Code for America for the first time developed a Code of Conduct for use by all activities in the Code for America network. We decided to formulate these as a proactive way provide for a whole, positive, and safe environment in the community we’re helping to build.
The Code of Conduct is on GitHub for a reason: this is the first version of principles and practices, and they are open to change by the community it aims to serve. The words are fresh but ever imperfect, and the principles come from only so many voices. If you want to chisel this stone, please submit a GitHub issue.
The Code of Conduct began as a document to cover Brigade meetings and events. Several folks at Code for America called for it to cover all of the Code for America activities and events. That shift and feedback from Fellows, Captains, and staff resulted in the current version of the Code of Conduct. We changed or cut some important points, which we explain below.
“Brigade events are not places to pitch startup ideas.”
The Communities team included this statement to encourage Brigades to focus on producing free and open source projects that are useful to everyone in their cities, and to give Captains and leaders cover to keep Brigades from becoming focused on for-profit business. Several Brigade Captains and Fellows pushed back against the statement, citing Brigade meetings as ideal breeding grounds for civic startups and fledgling companies to connect with community members. Some Brigades are fruitful networking environments for professionals. So, we left it out of the Code of Conduct.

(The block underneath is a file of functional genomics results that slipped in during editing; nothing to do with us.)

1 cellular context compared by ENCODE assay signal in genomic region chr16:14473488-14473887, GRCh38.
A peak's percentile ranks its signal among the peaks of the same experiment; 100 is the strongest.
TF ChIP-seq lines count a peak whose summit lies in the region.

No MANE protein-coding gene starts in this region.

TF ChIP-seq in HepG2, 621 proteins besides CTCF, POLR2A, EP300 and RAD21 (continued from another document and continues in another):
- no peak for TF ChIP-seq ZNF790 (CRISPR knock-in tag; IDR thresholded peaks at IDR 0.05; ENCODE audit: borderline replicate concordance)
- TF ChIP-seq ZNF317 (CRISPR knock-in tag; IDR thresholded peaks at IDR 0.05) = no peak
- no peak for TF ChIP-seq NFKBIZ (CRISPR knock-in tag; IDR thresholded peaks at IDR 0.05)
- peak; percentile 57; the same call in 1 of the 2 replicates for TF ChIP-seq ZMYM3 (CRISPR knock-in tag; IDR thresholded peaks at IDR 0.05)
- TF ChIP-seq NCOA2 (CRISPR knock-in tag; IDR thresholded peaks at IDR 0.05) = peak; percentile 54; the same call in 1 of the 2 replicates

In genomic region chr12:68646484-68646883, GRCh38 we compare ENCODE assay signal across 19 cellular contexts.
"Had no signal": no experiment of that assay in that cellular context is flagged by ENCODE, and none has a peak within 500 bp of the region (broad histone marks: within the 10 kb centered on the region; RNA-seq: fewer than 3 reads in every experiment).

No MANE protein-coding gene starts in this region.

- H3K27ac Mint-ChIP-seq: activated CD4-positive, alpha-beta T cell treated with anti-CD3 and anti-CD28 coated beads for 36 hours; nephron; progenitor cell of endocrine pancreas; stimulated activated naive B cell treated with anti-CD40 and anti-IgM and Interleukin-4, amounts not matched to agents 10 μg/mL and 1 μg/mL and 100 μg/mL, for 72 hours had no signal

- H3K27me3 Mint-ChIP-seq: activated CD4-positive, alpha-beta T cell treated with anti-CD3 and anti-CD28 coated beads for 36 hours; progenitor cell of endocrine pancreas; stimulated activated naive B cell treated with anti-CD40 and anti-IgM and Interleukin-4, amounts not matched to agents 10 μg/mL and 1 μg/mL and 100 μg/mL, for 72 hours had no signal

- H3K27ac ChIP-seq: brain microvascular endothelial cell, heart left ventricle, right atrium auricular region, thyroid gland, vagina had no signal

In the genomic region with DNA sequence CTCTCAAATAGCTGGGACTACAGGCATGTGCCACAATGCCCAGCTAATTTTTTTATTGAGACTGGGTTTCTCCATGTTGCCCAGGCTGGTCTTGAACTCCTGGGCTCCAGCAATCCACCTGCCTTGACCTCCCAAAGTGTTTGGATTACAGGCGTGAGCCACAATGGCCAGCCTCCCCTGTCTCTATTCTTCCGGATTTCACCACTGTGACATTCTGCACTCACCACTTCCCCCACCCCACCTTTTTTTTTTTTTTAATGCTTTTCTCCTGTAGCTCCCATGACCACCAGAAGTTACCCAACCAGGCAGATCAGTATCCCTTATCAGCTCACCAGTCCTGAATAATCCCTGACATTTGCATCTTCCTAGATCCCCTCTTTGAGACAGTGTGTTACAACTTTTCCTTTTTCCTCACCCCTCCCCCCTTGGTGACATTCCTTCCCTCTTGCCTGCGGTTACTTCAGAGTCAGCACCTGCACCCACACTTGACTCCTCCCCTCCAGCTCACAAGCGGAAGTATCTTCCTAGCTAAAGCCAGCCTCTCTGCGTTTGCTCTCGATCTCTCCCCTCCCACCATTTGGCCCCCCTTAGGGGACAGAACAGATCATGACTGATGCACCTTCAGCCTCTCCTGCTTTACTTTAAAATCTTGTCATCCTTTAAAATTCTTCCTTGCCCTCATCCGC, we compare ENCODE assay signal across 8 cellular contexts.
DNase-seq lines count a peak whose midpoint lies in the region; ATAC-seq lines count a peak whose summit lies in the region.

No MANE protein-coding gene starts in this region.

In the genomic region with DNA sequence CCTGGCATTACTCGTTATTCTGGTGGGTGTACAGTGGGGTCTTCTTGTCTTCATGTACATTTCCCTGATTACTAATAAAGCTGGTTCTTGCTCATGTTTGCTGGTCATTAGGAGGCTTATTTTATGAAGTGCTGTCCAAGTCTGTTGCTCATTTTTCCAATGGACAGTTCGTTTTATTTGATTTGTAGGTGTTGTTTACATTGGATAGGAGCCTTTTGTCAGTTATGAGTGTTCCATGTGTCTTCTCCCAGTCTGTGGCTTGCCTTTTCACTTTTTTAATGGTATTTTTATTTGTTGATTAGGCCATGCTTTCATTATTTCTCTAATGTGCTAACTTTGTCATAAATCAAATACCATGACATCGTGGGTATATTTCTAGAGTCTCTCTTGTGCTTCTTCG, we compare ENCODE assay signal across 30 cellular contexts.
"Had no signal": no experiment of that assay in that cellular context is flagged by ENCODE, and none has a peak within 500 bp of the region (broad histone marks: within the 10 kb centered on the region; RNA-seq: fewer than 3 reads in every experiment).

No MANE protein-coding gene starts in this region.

“We strive to build free tools…”
Brigades are not free labor for governments or for private companies. They are community groups. The intention with this statement is to build the ecosystem and value of free and open technologies and processes. We support the idea that Brigades will create some projects that will operate in the private sector, which Code for America supports with our Accelerator program. While we endorse free and open, participants in Code for America hackathons and network hack nights are free to work on what they want to. We strongly encourage people to use an open license, but we don’t require it. For example, a university may want to participate in a hackathon and might bring in intellectual property that it owns — a real issue that Captains raised.
“Less heard voices” and “listen as much as speak…”
Some staff wanted to combine these two points, which currently are principles 6 and 8. The framing of the first point is about participants not dominating conversation and opening the floor for others’ opinions. The second point is explicitly designed to support those who are traditionally excluded from technology development and civic decision-making to build the processes and tools for those least served by prevailing systems. To reduce confusion, we changed the language in principle 8 to “traditionally excluded,” which was inspired by the Detroit Digital Justice Coalition principle of “participation.” (LINK: http://detroitdjc.org/principles/)
“We work to ensure that all demographics present in a community are represented.”
We are having a hard time thinking of a better framing for this principle than “demographics,” so we invite creative word-smithing — submit a GitHub issue if you have a better way to phrase this. Prescriptive descriptions undercut the power people have to define themselves, but we want to be clear that the civic technology movement should provide a representative place for all community members in a municipality.
So take a look, submit a GitHub issue, and help us continue building a Code of Conduct that is inclusive and representative of our community.
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Questions? Comments? Hit us up @codeforamerica.